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  1. I love horses and wish I had the time and money to take up proper riding lessons... instead all I've done is a couple of days pony trekking through the Black Mountains... one day though, should a lottery win come my way. I shall have a horse too.

  2. Steve I was lucky enough to grow up in a horsey environment....roll on the lottery win!

  3. Wonderful post Fly. Such a wonderful post! Horses are just the sounds as though you and the wee boy have your own little slice of heaven.

  4. la mujer libre, he's such a nice little boy and the horse is very kind and patient with him....and I'm rejoicing at having a horse around the place again!

  5. Oh, makes me remember my youth, when I had a horse, probably much similar to yours... a little worse for age, in need of some loving, and completely impractical.

    How lucky for you. Enjoy!

  6. ADoC, doesn't it just roll back the years!
    I'm enjoying!

  7. What a wonderful story about your betting days, Fly. Prince Monolulu sounded quite a character. The Wikipedia page is fascinating about him.

    I'm glad you're indulging your love of horses and being a fine friend to a nice little boy.

    PS the wv is becoming really difficult to decipher!

  8. Your delight shines through this post. Lovely

  9. Aww, how lovely! I never knew you were a horse-lover. Fly. What a perfect solution for you, the horse and the little boy and his father.

    Talking of complicity, I chortled at the thought of you and your father on a school-day. I think things at Epsom are very much more sedate nowadays. :-)

  10. Sarah, I grew up with horses so it's great to be able to do something which pleases me, a sweet little boy and his hard working father.
    Mr. Fly and his best friend were inveterate schoolboy gamblers - each with a 'system' - and reckons that they were barred from every betting shop within walking radius of their school once they began to win too often for the bookie's we're well suited!

    Rosie, yes I am delighted!

    Perpetua, yes, I can imagine that Health and Safety, not to speak of political correctness, would have taken its toll of the old character of the Derby meeting!

  11. Sarah, yes, I'll take it off...this new system is a real pain. I have to change my glasses!

  12. Lucky you! I want a horse too, I keep pointing out we have a half hectare of valley which would look wonderful with a horse in it. And there'd be manure for the roses too. Horses smell so nice, look so nice, are so nice (can you tell I grew up with them too?). Sadly, so far the other half remains unconvinced.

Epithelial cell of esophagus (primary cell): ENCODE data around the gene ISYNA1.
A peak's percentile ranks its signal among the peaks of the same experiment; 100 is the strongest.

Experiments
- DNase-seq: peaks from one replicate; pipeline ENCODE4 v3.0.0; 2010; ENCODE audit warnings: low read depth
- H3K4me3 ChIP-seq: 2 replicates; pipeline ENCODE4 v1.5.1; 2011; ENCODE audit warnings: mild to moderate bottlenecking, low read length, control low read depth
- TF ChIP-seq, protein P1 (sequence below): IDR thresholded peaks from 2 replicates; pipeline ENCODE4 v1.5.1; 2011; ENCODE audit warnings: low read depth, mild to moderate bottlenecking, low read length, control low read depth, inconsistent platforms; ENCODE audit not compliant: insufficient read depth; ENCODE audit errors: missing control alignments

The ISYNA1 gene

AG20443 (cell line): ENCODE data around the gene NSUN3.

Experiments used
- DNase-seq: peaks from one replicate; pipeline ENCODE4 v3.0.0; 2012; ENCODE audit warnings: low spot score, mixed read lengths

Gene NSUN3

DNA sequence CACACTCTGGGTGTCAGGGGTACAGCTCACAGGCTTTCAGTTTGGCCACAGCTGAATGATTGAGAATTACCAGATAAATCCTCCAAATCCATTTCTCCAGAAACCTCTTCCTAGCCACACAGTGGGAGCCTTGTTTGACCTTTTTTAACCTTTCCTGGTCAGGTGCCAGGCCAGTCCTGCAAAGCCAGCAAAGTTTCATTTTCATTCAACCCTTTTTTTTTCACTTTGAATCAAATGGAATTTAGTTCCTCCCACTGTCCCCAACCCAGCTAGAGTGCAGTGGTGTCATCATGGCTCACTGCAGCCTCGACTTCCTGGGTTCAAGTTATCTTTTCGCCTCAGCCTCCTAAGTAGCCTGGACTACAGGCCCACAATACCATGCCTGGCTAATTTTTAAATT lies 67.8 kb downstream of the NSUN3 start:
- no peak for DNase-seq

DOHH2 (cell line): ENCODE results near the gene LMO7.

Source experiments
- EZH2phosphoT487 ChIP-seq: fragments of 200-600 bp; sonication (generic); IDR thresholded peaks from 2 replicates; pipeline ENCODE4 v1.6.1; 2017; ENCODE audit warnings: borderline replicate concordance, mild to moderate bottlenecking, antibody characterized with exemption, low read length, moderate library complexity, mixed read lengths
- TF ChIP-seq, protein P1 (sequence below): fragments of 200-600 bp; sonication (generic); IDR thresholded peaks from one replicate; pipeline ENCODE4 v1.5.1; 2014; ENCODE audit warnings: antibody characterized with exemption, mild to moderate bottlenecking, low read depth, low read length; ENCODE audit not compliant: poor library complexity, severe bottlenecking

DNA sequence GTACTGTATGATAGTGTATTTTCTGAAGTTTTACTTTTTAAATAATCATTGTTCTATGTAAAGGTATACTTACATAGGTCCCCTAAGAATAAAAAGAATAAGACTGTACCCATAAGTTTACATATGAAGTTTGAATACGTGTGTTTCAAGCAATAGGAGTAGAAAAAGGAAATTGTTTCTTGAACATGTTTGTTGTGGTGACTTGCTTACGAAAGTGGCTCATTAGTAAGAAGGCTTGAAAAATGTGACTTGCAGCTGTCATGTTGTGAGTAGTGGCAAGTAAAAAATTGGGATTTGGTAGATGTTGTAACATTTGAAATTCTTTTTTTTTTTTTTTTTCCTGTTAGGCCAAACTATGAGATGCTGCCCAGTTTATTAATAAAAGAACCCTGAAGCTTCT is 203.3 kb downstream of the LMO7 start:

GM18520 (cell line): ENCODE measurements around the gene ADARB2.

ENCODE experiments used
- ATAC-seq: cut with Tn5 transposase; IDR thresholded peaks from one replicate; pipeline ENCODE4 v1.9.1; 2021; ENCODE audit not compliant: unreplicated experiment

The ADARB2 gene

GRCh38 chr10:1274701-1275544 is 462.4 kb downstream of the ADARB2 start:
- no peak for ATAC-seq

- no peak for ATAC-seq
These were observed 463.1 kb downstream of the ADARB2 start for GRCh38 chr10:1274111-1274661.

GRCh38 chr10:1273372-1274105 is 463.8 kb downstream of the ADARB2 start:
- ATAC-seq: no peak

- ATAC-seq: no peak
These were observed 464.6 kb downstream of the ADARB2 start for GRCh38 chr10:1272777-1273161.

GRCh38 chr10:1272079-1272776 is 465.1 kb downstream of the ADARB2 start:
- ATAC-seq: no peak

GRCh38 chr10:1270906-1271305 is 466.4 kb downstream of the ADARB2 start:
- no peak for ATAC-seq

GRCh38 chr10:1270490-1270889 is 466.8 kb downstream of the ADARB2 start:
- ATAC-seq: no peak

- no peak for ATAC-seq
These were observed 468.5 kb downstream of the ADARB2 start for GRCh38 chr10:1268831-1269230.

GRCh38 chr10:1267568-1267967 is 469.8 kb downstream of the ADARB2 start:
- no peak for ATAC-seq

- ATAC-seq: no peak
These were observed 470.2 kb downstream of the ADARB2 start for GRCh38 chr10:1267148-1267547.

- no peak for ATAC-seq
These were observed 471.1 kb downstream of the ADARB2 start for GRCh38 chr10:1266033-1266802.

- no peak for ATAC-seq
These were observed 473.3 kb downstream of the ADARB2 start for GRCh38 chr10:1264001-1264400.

13. victoriacorby, I feel lucky! I can't see that we would have gone to the auctions and bought one, but having one drop in the lap with great!

    I don't know what it is with other halves....whatever reasonable thing it is one wants to do it's like persuading Judge Jeffries to take off his black cap...

    It is clear that your half a hectare needs a horse's loving care, as do the roses...

  14. My dad was also a lover of horses and betting on them. He used to do a pretty good impression of Prince Monolulu. I used to go to Ascot races with him (the nearest racecourse to our home) but my dad also went to Epsom, and many others. I have very fond memories of picnics on the Heath during Royal Ascot week.
    I'm so glad you bought the horse..I bet the little boy is too...bless you xxxxx

  15. Ayak, I'm glad someone else knows of Monolulu...quite a character!

    Little boy luckily does not seem to have been aware that he might lose his friend, so all i s on an even keel.
    Anyway, I'm getting as much pleasure as he is!

  16. I went out to Epsom once (not Derby Day, alas!)with a chap from work. He had friends among the gypsies and bookies.
    I backed a winner, had a great day out.
    Your story of the lad and his horse makes my eyes a bit leaky. I wish I could ride again.

  17. Ooooh how absolutely SUPERB! I love horses; was taught to ride at a very young age [4] firstly on a donkey called Jezabel, then on a horse called Red--one doesn't forget these things!
    We never had a horse--too dear and too much moving but I did ride where ever I could.
    Other half is not horsy but I am working on it....we have about a hectare and neighbours have a stable...

    Enjoy :-)

  18. dinahmow, when you get the geegees in your blood....I won't ride this one, but I've started to think about riding again...even if it means getting used to a Western saddle...
    The little boy is a sweet little chap, he likes to sit in the manger and feed the horse tidbits!

    Niall and Antoinette, you don't shake horses off that easily, do you!